Feminist Press dishes up two more volumes in its "Femme Fatales: Women Write Pulp" series. Released in 1957, the hardboiled Bunny Lake finds mother Blanche searching for her missing daughter, while Now, Voyager (1941) sees Charlotte Vale searching for romance--and finding it in the arms of a married man. Both novels spawned popular feature films. Copyright 2004 Reed Business Information.
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Product Details

  • ISBN-13: 9781558616332
  • Publisher: Feminist Press at CUNY, The
  • Publication date: 8/10/2012
  • Series: Femmes Fatales Series
  • Sold by: Barnes & Noble
  • Format: eBook
  • Pages: 304
  • Sales rank: 225,533
  • File size: 579 KB

Meet the Author

OLIVE HIGGINS PROUTY (1882-1974), like many of her characters a wealthy Bostonian, was the author of ten novels, including Stella Dallas (1923), which became the basis for three films and a long-running radio serial. Her life was characterized by a struggle to balance her writing, which she worried was "selfish," with the needs of her family and later her philanthropic work. A graduate of Smith College, Prouty endowed a writer's scholarship at Smith that was received by Sylvia Plath, who later portrayed her patron unflatteringly in The Bell Jar.
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Customer Reviews

Average Rating 4
( 4 )
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Sort by: Showing all of 4 Customer Reviews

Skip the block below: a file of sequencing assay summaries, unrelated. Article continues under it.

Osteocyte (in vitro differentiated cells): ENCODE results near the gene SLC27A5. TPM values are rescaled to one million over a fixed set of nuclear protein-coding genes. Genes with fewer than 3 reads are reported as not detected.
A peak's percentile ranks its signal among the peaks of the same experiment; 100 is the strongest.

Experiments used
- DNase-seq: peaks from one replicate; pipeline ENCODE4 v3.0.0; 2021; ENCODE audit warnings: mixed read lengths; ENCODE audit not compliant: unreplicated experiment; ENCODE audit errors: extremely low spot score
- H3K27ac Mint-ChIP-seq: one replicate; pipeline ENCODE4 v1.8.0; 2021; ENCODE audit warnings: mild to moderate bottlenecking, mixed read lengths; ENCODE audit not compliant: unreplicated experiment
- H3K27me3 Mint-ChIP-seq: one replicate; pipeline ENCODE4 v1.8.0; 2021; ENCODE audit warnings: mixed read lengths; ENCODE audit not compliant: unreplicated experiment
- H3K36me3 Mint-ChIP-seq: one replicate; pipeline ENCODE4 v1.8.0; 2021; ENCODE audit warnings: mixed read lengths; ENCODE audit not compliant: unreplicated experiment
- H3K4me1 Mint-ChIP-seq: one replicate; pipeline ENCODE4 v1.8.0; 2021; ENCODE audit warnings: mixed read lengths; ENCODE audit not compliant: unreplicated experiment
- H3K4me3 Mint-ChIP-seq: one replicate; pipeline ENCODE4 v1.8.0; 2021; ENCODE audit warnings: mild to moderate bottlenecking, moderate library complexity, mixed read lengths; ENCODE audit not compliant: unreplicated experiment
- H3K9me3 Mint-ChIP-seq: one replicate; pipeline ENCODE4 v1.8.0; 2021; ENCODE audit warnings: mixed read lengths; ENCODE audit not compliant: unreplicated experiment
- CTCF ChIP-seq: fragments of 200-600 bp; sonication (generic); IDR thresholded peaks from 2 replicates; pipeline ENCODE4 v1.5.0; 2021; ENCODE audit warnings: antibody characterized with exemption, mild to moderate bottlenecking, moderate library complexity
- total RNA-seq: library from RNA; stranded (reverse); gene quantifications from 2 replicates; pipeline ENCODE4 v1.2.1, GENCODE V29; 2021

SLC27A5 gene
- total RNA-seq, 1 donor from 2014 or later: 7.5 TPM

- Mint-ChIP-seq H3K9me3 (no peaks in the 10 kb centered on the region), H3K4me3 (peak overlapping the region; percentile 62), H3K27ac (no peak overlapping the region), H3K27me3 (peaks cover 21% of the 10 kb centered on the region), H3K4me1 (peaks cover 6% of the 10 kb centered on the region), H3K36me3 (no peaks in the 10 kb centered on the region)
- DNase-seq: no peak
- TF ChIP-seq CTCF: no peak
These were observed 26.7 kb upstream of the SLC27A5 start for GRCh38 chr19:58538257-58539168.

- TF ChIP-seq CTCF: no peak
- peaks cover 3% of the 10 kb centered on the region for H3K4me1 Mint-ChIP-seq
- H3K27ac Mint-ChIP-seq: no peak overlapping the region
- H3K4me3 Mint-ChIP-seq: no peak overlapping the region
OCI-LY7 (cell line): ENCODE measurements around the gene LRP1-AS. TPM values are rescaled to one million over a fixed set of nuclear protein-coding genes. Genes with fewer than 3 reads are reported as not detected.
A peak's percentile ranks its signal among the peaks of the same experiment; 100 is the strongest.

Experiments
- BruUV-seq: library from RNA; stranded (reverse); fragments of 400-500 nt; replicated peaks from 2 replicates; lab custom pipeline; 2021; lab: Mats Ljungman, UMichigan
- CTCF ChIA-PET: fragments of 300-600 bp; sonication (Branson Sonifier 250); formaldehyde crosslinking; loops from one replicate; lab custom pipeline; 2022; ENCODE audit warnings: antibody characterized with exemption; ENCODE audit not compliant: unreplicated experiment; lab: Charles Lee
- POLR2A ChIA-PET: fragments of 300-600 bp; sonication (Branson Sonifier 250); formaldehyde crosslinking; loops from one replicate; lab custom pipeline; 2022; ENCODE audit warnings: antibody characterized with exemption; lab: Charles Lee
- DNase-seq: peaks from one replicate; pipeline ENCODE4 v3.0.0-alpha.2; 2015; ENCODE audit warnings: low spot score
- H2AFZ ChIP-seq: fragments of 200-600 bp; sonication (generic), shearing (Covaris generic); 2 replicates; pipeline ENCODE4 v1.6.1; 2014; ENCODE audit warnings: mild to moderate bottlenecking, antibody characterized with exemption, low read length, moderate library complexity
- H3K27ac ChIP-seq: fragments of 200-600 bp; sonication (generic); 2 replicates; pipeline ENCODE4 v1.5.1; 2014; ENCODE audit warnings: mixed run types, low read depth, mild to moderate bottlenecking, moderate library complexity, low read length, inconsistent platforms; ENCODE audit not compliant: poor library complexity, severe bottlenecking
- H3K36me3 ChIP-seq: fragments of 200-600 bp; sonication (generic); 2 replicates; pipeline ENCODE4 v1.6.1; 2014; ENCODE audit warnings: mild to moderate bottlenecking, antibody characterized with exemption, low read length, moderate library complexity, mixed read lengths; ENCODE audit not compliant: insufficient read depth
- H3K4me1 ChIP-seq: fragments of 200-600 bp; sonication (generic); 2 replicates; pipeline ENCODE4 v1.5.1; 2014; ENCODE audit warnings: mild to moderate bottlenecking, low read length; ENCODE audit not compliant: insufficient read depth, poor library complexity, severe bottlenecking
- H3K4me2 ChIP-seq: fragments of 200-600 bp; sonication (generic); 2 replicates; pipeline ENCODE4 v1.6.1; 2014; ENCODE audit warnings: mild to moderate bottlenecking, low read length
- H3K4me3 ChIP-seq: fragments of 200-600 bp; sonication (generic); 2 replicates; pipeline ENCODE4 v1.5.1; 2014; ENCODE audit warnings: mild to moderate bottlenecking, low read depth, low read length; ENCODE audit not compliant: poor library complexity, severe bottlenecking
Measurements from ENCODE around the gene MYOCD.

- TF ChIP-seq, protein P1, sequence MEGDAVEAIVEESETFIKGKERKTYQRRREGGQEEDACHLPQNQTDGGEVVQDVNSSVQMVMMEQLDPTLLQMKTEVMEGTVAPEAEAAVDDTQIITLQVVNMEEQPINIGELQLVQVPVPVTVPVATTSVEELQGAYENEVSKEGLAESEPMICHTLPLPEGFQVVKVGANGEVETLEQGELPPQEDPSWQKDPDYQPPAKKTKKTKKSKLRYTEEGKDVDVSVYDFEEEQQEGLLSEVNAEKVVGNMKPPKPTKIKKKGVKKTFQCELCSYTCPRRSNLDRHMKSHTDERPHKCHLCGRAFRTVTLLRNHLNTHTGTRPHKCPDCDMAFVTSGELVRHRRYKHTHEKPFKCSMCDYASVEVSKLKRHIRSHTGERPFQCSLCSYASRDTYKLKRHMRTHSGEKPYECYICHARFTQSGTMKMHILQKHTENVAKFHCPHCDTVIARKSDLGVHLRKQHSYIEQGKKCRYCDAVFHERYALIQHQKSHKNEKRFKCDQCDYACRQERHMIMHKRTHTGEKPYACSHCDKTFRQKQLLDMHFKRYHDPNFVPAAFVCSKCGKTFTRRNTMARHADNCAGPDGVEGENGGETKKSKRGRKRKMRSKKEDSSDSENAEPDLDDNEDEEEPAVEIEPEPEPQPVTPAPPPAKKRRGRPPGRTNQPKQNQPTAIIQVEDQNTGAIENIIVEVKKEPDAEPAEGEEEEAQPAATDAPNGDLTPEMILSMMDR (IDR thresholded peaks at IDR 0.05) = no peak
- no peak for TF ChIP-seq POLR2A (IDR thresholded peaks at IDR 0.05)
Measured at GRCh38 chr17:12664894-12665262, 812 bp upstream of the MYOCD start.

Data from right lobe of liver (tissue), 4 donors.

• Posted April 27, 2012

    This is whaT books should be-inspiring and uplifting! Watch the

    This is whaT books should be-inspiring and uplifting! Watch the main character turn into a butterfly! Charlotte goes from middle aged frump to independent sophisticated woman!

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  • Anonymous

    Posted January 13, 2012

    Retro Treat

    I bought this for my husband for Christmas because it is his favorite movie of all time. He read it within the first few days after the holiday and read several key sentences aloud while exclaiming that "the movie used the exact same wording!" If you are a fan of this or other similar Bette Davis, Joan Crawford, Olivia DeHaviland, Barbara Stanwyck films from the 40s, you will enjoy reading this book, but do realize up front that it is dated and unrealistic.

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  • Posted May 31, 2010

    Navigating a Gem

    If you've ever been emotionally sucked into the Bette Davis gem "Now Voyager" here's the book for you. For once the original material remains intact due to the honesty of writer Olive Higgins Prouty. She pulled from her own emotional struggles, sharing them w/ the world, even if she could only reach out to a few to help. An unusual feat at that time, when propriety was a must. Die-hards will speculate whether or not they consummated at the car crash or on the balcony later, all over again. Enjoy this gem on a rainy day or a sandy, secluded beach---Bette would approve.

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  • Anonymous

    Posted August 16, 2009

    No text was provided for this review.

Sort by: Showing all of 4 Customer Reviews